Chaya, from Kfar Sava, isn’t typical of the small investors now piling into the market. At 66, she is well above the average age of 32 for the new clients signing up at Meitav Dash Trade. She has been playing the market full time since 2006. But like the new breed of investors she is active in Whatsapp groups.

The new players are known as halatnikim, the Hebrew term for people on unpaid leave. What they have in common, she said, is that they joined during the coronavirus, have a lot of free time and are looking for ways to supplement their unemployment benefits.

“You can identify them by the questions they ask. For example, only after putting his money into the market does he start asking what a stop-loss order is or what’s a short. You see it’s someone who doesn’t understand the market at all and that he began investing only because he was told that it’s the way to make money,” said Chaya.

Know the vocabulary

She herself began investing after leaving her job and began looking for something to do. “I started going to lectures on the capital market and decided that instead of sitting in an office and working for a boss, I’ll stay at home. If I lose money, I lose it for myself,” she said.

Since then, however, she has been able to support herself from her market profits. She advises new investors to first learn the vocabulary of the market and to experiment with apps that let you play the market virtually before you put down real money.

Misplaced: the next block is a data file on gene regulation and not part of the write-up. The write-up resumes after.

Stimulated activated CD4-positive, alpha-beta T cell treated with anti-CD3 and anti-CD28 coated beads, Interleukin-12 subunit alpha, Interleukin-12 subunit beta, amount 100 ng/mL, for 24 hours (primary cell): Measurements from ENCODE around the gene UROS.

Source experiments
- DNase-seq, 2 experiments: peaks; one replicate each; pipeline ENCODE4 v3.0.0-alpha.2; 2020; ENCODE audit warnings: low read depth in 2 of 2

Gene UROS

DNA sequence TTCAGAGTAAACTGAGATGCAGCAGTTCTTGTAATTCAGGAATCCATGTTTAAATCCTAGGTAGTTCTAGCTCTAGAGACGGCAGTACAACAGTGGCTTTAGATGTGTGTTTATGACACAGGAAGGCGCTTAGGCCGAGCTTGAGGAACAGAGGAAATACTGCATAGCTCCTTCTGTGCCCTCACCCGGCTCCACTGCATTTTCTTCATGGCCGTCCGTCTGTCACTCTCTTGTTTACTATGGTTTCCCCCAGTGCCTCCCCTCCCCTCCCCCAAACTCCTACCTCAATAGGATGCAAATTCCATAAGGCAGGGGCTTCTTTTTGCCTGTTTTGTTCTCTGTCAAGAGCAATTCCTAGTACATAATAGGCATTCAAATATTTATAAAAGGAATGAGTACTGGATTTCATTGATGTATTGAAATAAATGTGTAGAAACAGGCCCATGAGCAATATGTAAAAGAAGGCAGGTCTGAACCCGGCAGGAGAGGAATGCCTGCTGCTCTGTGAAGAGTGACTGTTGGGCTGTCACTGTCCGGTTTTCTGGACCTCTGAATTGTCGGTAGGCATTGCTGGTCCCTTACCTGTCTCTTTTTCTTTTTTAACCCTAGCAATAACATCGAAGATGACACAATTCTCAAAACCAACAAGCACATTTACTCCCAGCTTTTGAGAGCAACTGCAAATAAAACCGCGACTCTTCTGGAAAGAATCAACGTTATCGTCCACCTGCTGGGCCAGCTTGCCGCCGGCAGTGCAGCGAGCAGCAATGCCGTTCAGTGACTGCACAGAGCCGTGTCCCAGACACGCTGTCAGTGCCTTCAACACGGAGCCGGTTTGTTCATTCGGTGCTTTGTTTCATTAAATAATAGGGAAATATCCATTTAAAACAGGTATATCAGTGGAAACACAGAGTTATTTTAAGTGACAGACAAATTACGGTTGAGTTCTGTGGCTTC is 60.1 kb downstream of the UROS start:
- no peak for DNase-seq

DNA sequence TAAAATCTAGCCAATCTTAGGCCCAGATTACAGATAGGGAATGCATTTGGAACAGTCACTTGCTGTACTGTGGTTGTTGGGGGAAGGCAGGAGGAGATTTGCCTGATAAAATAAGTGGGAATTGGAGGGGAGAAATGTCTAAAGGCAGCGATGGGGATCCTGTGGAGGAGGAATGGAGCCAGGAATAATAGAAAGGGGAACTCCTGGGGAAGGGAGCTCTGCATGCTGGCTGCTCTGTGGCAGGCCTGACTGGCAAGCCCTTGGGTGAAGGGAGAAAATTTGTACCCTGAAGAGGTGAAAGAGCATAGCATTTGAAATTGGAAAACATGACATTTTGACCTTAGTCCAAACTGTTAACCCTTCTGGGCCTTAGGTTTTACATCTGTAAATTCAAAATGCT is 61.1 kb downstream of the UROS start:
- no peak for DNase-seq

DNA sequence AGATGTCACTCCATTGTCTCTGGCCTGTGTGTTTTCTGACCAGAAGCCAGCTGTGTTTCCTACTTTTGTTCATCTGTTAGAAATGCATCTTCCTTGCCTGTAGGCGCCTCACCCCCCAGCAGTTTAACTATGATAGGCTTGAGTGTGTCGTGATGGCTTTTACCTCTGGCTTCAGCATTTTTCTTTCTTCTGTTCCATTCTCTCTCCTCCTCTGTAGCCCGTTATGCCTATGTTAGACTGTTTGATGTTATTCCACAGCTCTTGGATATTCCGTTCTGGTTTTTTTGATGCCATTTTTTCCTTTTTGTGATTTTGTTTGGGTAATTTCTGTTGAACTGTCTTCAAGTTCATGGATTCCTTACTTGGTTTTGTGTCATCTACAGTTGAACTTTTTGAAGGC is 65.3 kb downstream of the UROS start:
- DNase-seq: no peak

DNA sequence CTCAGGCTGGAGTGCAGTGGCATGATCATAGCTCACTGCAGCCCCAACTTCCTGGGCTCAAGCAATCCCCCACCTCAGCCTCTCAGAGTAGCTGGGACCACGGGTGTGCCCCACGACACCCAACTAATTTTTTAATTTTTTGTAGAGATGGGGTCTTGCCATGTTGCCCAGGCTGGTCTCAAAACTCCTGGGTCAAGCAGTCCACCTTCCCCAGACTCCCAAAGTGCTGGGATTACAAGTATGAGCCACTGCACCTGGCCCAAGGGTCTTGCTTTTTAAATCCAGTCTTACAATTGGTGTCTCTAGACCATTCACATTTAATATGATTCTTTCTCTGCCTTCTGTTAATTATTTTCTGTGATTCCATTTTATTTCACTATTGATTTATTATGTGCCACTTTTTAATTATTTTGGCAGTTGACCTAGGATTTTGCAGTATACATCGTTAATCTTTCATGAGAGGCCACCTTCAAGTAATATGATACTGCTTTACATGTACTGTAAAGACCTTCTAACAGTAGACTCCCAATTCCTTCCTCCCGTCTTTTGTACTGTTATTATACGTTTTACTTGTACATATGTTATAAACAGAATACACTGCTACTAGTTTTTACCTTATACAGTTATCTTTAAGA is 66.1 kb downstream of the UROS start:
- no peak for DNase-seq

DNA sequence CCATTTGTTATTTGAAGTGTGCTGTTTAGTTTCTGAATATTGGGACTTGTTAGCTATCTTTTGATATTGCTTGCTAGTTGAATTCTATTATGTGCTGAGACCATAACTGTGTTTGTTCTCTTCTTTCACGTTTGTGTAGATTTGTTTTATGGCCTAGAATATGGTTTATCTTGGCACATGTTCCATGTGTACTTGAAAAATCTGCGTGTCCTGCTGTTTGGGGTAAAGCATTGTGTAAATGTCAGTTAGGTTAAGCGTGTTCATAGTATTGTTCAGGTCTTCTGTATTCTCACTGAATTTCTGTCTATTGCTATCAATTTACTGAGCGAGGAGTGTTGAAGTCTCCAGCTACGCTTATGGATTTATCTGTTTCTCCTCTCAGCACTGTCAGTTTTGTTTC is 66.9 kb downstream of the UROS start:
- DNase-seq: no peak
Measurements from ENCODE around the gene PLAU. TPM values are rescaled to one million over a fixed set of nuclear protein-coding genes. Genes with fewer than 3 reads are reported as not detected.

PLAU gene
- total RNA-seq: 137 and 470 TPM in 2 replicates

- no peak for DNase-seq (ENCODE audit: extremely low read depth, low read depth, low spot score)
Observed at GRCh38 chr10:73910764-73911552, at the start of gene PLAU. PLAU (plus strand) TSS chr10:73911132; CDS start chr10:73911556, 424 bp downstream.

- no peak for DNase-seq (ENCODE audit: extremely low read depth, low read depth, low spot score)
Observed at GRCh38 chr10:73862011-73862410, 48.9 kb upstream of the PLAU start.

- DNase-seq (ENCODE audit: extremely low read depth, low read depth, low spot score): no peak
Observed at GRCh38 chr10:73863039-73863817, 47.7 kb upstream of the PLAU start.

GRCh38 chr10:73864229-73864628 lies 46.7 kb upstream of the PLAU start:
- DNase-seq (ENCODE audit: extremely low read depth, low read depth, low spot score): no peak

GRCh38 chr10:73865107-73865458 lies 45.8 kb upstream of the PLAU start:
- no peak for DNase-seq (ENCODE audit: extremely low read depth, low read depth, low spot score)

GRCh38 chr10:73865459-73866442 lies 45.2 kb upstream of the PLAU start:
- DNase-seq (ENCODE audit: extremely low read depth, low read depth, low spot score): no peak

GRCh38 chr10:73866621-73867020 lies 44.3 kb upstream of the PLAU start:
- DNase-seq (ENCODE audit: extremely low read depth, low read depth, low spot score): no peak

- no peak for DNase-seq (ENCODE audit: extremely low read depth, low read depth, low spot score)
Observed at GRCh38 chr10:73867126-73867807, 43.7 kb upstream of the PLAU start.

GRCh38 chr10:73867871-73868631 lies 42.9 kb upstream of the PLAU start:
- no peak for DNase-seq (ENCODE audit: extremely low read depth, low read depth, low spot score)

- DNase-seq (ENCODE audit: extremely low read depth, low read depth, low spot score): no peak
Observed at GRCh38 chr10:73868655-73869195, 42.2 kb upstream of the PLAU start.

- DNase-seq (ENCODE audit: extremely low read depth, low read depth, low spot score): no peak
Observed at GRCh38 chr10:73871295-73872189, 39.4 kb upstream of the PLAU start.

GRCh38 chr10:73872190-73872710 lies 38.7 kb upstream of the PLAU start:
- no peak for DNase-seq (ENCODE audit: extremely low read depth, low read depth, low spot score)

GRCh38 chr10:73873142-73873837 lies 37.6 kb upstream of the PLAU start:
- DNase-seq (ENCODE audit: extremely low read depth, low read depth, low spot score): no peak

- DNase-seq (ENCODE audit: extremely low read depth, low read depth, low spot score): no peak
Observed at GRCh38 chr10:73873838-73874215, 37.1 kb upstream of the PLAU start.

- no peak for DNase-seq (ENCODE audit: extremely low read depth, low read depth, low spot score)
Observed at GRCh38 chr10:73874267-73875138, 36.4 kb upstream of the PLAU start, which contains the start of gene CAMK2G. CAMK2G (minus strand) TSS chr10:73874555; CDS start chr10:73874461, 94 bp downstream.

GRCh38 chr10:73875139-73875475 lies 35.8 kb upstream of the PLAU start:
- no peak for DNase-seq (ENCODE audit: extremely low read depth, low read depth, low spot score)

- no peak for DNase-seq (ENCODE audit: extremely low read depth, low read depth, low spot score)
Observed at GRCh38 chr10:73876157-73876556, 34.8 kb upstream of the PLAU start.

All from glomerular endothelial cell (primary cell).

“In Whatsapp groups, for instance, after one person posts something about a stock, the herd jumps in and within two minutes the share can rise. I’ve also at times followed tips like that, but not blindly.”

While there are reckless young investors who rush into stocks without understanding much about them or the dynamics of the market, there are also quite a few investors who delve deeper.

“If you view these new investors as an army of children who don’t understand the capital market, you’re doing them an injustice,” said Pepper’s Kissos Hertzog. “These are knowledgeable people — they just use different tools, like online discussion forums and algorithms.

“We’ve seen online forums where they discuss subjects like technical analysis of stocks that you can invest through us, and the discussion was intelligent. We’ve seen shares being bought due to concrete development – when Pfizer announced its [COVID] vaccine, for example, or when Tesla entered the S&P 100 index, people responded to what was happening. We also see that users’ portfolios are diversified with stocks and ETFs – they’re not just buying a single share,” she said.

An Israeli nurse administering one of the first Pfizer COVID vaccinations. Credit: Ohad Zwigenberg

“People who haven’t played the market in the past start by trading small amounts and fractional shares and move on to whole shares,” said Kissos Hertzog. “We’re planning to develop applications for other markets, including the Israeli market, but it depends on Israeli regulations.”